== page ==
The ITS provides a software mechanism for translating message-based interrupts into LPIs. The ITS is supported optionally in configurations that support LPIs.
A peripheral generates an LPI by writing to the GITS_TRANSLATER in the ITS. The write provides the ITS with the following information:
- EventID (VID). A value written to GITS_TRANSLATER. The EventID identifies which interrupt the peripheral is sending. Each interrupt source is identified by an Interrupt Identifier (INTID). The EventID might be the same as the INTID, or it might be translated by the ITS into the INTID.
- DeviceID (DID). The DeviceID is a unique identifier that identifies the peripheral.
The following figure shows the ITS block.
Figure 2-3 ITS block
The ITS is an implementation of the GICv3 Interrupt Translation Service as described in the Arm® Generic Interrupt Controller Architecture Specification, GIC architecture version 3.0 and version 4.0. The ITS translates MSI requests to the required LPI and target. It also has a set of commands for managing LPIs for core power management and load balancing.
A main use of the ITS is the translation of MSI/MSIx messages from a PCIe Root Complex (RC). To complete the translation, the ITS must be supplied with a DeviceID that is derived from the PCIe RequestorID. To reduce the distance that the DeviceID is transferred and to enable better compartmentalization between RCs, the ITS is best placed next to the RC. To ease integration, the ITS has an optional bypass switch as shown in the ITS block diagram. If the bypass switch is not configured, the ACE-Lite slave and master ports connect to the ITS directly. See ITS ACE-Lite slave interface and ITS ACE-Lite master interface.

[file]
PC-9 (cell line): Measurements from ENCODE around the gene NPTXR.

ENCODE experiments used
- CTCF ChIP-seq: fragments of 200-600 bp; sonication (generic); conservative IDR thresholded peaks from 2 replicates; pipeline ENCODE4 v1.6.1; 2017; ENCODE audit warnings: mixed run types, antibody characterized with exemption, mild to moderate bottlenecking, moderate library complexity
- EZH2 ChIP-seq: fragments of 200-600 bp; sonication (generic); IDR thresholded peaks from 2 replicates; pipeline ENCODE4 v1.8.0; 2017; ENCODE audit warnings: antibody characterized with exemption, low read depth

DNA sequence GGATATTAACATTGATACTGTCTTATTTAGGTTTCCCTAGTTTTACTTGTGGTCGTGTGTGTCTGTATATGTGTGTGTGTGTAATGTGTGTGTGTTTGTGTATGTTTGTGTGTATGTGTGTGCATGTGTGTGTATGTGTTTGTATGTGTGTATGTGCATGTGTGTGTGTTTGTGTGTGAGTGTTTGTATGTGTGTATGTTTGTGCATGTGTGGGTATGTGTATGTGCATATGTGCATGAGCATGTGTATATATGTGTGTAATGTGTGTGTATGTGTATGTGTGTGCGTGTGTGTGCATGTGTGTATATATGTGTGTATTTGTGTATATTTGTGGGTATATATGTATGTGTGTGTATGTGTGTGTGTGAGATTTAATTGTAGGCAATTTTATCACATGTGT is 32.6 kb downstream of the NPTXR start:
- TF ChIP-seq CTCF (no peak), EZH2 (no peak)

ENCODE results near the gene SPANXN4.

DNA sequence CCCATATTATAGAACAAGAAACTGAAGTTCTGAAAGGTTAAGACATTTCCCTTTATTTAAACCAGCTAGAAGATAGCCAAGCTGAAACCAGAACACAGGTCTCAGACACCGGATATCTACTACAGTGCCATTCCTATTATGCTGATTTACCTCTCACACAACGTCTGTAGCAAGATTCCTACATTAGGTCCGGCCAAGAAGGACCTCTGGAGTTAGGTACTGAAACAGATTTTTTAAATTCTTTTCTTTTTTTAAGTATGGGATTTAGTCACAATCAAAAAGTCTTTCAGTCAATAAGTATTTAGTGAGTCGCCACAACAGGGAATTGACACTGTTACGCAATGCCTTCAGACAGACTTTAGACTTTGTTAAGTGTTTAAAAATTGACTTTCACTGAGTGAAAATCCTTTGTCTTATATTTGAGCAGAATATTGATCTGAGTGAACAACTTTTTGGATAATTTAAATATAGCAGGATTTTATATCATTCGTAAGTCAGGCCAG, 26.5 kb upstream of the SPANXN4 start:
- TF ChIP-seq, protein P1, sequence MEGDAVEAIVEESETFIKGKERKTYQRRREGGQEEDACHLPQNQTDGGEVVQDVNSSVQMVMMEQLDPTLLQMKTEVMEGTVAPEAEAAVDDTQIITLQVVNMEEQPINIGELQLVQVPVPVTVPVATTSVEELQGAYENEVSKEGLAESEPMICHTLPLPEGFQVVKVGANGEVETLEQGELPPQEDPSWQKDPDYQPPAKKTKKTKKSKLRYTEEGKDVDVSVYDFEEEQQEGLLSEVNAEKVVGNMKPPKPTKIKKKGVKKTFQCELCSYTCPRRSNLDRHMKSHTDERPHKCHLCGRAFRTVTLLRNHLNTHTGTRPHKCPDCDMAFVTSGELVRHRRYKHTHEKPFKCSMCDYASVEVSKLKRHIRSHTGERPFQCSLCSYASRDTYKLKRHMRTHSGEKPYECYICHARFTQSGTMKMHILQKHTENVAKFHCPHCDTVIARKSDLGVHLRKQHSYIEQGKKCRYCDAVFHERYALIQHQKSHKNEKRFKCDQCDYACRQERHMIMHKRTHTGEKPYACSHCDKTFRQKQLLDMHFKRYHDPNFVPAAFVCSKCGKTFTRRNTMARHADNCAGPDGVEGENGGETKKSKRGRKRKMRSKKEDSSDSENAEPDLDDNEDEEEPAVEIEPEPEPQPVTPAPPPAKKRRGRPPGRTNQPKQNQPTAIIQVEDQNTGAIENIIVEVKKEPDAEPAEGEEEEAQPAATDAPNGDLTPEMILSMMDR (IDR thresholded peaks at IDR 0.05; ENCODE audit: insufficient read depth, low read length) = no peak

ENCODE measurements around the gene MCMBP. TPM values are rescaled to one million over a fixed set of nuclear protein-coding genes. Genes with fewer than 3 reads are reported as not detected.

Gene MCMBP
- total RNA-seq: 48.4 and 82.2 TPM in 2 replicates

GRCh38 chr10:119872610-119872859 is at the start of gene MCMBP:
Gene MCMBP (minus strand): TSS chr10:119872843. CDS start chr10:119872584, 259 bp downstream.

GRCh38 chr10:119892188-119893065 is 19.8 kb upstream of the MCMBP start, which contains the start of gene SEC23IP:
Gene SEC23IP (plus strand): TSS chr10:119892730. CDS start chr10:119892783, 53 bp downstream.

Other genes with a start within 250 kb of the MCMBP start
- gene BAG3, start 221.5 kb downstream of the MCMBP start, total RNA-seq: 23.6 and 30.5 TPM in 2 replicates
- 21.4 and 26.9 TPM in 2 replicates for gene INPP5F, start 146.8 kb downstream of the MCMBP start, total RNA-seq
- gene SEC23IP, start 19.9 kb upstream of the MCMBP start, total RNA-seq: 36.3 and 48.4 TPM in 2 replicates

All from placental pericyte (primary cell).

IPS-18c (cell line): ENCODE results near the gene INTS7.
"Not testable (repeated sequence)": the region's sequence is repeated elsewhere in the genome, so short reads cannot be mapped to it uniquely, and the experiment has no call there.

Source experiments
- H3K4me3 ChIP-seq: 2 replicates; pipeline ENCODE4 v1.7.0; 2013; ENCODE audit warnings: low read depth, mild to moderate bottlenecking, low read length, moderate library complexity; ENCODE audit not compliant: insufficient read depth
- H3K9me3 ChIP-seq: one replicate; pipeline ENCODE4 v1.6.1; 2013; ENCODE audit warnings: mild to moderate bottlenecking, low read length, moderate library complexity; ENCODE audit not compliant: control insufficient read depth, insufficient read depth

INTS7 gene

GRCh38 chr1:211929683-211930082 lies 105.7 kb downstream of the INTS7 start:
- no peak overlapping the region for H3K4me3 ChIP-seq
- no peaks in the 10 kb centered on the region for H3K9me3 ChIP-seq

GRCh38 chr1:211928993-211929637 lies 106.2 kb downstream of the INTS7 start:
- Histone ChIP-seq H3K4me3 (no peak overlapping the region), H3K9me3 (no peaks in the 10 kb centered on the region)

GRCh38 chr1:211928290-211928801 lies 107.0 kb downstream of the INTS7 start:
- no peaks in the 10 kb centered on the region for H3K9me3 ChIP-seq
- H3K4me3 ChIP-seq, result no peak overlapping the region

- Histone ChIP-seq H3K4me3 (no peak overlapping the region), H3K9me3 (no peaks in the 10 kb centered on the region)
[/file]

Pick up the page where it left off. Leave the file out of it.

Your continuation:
NoteIn accordance with PCIe dependency rules, read responses on a PCIe Root Complex slave port must be ordered against completion of posted writes on a Root Complex master port. If the connected interconnect does not guarantee free-flowing accesses of reads to memory under all circumstances, then you must not use the configuration shown in Figure 2-3 ITS block. This also applies to the CoreLink™ CMN-600 Coherent Mesh Network if the I/O coherent Requesting Node (RN-I) is able to access the same I/O Home Node (HN-I) that provides access to the PCIe Root Complex slave port. If the ITS is configured without a bypass switch, then a bypass switch can still be used to provide ITS access to memory through a different interconnect port, without merging the master ports.
See Interrupt translation service (ITS) for more information.
The following figure provides an example of the ITS integration process.
Figure 2-4 ITS integration
An ITS can be placed anywhere in the system so that it is seen by devices that want to send MSIs. However, the system is responsible for ensuring that the DeviceID reaching each ITS is not spoofed by rogue software using either a<x>user signals or MSI-64. See MSI-64 Encapsulator.
If the ITS is placed downstream of an ACE interconnect, care must be taken to avoid system deadlock. See Chapter 3, Key integration points in the Arm® CoreLink™ GIC‑600 Generic Interrupt Controller Configuration and Integration Manual.
See Interrupt translation service (ITS) for more information about each inner block.
This section contains the following subsections: